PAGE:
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‘Penguin’: How A Fledgling New Fleetwood Mac Sound Emerged
In Depth

‘Penguin’: How A Fledgling New Fleetwood Mac Sound Emerged

Fleetwood Mac’s 1973 album, ‘Penguin’, found the group in a period of transition, with Christine McVie emerging as a true songwriting force.


The first of two Fleetwood Mac albums released in 1973 – and the group’s seventh studio record overall – Penguin heralded more changes in their ever-evolving line-up. Guitar prodigy Danny Kirwan had shown signs of volatile behaviour since joining Fleetwood Mac in 1968; always emotionally fragile, he had grown increasingly dependent on alcohol and other substances to ease the strain of touring. Matters came to a head on the band’s US tour of August and September 1972, while supporting their Bare Trees album, during which Kirwan smashed his Les Paul guitar and refused to take the stage at one of the shows. After the gig, co-founder and drummer Mick Fleetwood told Kirwan he was out of the band.

Plymouth-born guitarist Bob Weston had been on the group’s radar thanks to his stints backing Long John Baldry and Graham Bond, and he joined Fleetwood Mac as Kirwan’s replacement. The group also added a new vocalist, Dave Walker, who’d previously been a member of The Idle Race and Savoy Brown. Walker and Weston were recruited before another string of US shows in late 1972, after which the band reconvened to record Penguin.

Listen to ‘Penguin’ here.

“The bulk of the writing was by Christine McVie and Bob Welch”

Sessions for the album took place at Benifold, Mick Fleetwood’s Hampshire country manor, in early 1973. The band rented The Rolling Stones Mobile Studio, the portable recording unit that had recently been used for Led Zeppelin’s III and IV, The Who’s Who’s Next and the Stones’ Sticky Fingers and Exile On Main St albums.

Though Fleetwood Mac had relocated en masse to Benifold, the domestic situation didn’t help Walker settle, as he told in 2000: “The bulk of the writing was being done by Christine and Bob Welch… they were better at it. But I found it frustrating not really feeling like a part of the creative process.”

Walker ended up on just two of Penguin’s nine tracks – a straightforward cover of Jr Walker & The All Stars’ (I’m A) Road Runner and Walker’s own country-rock original The Derelict; both were outliers on an album largely split between McVie and Welch material. Walker left the band the just months later, during sessions for Penguin’s follow-up, Mystery To Me. He’d go on to form the short-lived group Hungry Fighter with Danny Kirwan, and stepped in on vocal duties for Black Sabbath while Ozzy Osbourne took a sabbatical across 1977 and 1978.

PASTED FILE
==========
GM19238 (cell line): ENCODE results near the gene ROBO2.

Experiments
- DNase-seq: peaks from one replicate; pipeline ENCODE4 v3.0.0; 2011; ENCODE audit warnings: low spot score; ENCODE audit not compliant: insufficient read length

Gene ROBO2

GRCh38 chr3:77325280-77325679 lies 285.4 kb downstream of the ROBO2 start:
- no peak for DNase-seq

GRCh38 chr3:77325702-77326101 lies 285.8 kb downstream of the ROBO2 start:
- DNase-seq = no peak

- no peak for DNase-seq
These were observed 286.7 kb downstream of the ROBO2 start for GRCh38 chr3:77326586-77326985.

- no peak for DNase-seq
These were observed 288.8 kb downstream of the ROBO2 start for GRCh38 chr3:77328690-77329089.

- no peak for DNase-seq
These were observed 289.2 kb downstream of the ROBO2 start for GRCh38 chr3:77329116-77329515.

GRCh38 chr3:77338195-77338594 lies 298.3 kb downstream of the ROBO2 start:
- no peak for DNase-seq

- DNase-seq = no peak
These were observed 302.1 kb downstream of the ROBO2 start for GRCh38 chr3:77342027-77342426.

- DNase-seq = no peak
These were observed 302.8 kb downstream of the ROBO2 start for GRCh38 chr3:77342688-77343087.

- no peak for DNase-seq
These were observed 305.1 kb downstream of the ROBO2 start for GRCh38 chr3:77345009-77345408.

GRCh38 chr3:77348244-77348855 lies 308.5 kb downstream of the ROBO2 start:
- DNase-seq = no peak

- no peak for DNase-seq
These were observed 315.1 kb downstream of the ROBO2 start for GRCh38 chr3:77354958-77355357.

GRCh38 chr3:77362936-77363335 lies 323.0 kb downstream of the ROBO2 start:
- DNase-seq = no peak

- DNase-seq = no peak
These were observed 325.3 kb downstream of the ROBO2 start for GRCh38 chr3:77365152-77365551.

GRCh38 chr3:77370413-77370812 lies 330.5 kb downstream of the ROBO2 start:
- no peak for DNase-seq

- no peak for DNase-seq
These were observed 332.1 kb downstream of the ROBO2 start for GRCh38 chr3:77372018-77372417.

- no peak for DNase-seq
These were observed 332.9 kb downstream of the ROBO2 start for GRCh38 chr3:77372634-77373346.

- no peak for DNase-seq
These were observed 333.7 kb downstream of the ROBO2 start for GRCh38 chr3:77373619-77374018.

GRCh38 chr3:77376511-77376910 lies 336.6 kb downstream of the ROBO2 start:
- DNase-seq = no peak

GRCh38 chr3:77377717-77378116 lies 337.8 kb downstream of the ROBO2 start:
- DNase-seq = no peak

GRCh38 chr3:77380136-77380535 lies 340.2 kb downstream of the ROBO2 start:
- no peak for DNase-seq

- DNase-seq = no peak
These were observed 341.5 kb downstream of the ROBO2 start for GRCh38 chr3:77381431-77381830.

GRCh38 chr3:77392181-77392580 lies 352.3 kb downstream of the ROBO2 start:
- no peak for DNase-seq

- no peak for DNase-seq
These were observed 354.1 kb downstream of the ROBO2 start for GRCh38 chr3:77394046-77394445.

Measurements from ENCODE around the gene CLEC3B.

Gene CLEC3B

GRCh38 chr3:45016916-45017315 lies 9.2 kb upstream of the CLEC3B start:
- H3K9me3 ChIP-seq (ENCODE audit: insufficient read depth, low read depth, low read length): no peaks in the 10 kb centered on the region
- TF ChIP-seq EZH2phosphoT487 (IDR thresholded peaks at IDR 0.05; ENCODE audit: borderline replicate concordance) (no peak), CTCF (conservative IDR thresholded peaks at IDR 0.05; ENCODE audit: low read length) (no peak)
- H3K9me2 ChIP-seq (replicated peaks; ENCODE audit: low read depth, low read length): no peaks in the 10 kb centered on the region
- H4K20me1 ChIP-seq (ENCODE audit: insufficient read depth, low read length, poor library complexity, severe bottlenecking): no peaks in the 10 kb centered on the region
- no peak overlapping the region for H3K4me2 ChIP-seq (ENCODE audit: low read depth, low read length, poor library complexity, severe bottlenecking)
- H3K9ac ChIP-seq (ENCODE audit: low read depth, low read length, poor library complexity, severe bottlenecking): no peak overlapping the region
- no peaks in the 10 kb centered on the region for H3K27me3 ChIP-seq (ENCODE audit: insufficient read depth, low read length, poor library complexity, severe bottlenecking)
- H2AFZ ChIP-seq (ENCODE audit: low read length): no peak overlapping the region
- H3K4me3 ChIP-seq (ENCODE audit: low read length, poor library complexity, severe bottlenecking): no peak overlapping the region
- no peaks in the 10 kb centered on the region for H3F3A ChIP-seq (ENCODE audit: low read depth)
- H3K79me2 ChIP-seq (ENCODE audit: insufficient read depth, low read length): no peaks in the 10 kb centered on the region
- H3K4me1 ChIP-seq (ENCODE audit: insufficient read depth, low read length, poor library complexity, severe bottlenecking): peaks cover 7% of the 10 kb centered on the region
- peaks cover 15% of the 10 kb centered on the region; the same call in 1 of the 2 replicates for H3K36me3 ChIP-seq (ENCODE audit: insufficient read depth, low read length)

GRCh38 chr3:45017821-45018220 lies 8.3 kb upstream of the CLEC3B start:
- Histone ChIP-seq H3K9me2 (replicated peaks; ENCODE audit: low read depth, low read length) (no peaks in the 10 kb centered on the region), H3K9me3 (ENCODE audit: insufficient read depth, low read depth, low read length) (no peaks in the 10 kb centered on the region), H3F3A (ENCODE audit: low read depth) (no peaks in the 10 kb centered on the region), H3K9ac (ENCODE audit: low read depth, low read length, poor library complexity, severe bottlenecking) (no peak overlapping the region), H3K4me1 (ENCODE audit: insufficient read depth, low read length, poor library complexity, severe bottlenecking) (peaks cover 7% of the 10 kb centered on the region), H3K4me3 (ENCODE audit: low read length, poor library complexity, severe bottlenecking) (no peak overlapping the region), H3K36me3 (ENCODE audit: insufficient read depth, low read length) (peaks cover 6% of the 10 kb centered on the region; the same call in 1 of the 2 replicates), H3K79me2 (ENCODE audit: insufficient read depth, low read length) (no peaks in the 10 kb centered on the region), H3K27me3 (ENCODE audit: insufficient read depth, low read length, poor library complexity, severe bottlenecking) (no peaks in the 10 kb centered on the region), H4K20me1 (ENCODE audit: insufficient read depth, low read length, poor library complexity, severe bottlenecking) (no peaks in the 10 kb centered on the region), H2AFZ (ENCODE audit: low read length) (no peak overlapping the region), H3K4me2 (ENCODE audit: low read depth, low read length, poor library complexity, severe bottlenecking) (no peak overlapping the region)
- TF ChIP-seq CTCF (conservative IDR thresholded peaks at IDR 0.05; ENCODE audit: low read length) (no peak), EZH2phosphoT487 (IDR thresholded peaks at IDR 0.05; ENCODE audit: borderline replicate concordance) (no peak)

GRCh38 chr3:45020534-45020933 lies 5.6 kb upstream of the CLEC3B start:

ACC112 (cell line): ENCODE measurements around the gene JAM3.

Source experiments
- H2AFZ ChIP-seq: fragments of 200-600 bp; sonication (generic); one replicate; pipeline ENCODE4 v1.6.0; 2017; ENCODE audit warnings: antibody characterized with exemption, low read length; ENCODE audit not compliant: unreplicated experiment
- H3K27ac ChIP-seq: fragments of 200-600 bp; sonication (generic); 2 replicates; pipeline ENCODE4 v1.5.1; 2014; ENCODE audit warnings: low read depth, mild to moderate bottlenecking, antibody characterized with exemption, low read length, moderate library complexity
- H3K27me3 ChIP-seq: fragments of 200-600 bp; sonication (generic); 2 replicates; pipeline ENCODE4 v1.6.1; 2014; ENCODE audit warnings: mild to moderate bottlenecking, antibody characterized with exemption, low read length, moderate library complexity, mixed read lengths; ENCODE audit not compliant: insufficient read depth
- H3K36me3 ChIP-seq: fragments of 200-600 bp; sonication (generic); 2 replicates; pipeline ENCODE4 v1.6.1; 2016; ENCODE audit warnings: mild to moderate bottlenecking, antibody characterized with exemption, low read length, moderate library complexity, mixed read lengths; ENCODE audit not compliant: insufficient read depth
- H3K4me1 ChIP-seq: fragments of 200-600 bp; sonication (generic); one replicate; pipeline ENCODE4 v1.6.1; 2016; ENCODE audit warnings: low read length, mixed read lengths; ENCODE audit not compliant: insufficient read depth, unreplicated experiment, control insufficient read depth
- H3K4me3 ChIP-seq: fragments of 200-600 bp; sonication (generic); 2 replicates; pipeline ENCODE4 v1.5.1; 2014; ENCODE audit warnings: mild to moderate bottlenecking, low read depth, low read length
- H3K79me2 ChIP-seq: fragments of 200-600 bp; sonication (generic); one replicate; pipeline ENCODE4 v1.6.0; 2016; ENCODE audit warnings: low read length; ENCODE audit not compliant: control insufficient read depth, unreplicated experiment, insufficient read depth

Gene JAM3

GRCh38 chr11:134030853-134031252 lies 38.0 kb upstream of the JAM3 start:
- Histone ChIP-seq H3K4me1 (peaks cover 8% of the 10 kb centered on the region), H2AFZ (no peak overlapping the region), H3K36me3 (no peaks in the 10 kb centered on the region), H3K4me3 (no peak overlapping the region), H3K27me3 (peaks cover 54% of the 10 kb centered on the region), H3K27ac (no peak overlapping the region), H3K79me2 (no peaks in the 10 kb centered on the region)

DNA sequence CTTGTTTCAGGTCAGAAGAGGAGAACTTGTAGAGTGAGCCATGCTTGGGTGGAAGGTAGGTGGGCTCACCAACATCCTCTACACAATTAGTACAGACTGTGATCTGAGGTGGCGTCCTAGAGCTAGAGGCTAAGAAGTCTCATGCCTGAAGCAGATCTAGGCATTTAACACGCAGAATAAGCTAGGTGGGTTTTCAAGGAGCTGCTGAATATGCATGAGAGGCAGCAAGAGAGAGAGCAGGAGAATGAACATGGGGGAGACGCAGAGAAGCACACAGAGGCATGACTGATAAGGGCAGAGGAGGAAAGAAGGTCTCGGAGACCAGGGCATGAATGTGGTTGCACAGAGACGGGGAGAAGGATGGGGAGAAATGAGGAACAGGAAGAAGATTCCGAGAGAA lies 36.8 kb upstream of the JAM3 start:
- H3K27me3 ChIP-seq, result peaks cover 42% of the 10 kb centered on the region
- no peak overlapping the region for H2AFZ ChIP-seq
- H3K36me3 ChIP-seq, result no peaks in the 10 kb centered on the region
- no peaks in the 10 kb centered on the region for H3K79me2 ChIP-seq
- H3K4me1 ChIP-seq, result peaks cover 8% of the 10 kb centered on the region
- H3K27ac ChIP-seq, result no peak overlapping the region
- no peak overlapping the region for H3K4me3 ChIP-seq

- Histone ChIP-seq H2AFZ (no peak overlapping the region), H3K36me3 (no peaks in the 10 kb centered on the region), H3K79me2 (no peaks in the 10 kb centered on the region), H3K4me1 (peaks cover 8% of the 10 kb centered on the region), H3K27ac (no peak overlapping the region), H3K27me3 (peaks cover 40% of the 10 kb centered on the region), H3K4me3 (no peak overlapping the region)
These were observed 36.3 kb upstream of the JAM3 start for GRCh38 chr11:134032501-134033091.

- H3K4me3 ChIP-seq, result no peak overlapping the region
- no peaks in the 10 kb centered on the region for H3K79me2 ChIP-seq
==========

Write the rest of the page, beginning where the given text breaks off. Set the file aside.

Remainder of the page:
Bob Weston fared a little better: his distinctive slide guitar quickly became an asset to the band (most notable on Christine McVie’s Remember Me), and he wrote Penguin’s closing track, the elegant, folky instrumental Caught In The Rain.

“Pete Green plays some eerie stuff way in the background”

While the newcomers attempted to settle in, Christine McVie and Bob Welch stepped forward as Fleetwood Mac’s creative axis. Breezy, lightly melancholic gems with the catchiest of melodies, the McVie-penned Remember Me and Dissatisfied signpost the radio-friendly sound the group would perfect in the mid-70s. Elsewhere, Did You Ever Love Me is a rare McVie-Welch co-write – a relaxed, mid-paced shuffle complete with steel drums. The pair’s voices work well together, paving the way for the next few albums and, again, hinting at McVie’s capacity for airwave-conquering melodies.

Welch’s contributions are the work of a writer growing in confidence: Bright Fire is a languid, jazzy gem that leaves plenty of space for John McVie’s expressive basslines. Revelation shows the group exploring another musical direction as they tackle a heady, Latin-inspired groove. Night Watch, however, is the pick of the bunch: an ambitious epic with harmonies that evoke Crosby, Stills, Nash And Young, it’s further elevated by an uncredited performance from departed co-founder Peter Green. “Pete Green plays some eerie stuff way in the background on Night Watch, I think during the fade,” Welch revealed to in 1999. “He was there at the studio with the rest of us when he did it… he actually played the part standing in the studio’s echo chamber.”

Following its release, on 1 March 1973, Penguin reached No.49 in the US, Fleetwood Mac’s best stateside performance to that point. Viewed in the wider context of the band’s body of work, it’s a transitional album, but one with plenty to offer – not least the emergence of Christine McVie as a songwriting force to be reckoned with. However, Penguin also has a more unusual legacy: one of the lesser-known Fleetwood Mac facts is that John McVie’s love of the flightless bird inspired the album’s title, an influence that runs through later band merch on which a top-hatted penguin appeared.

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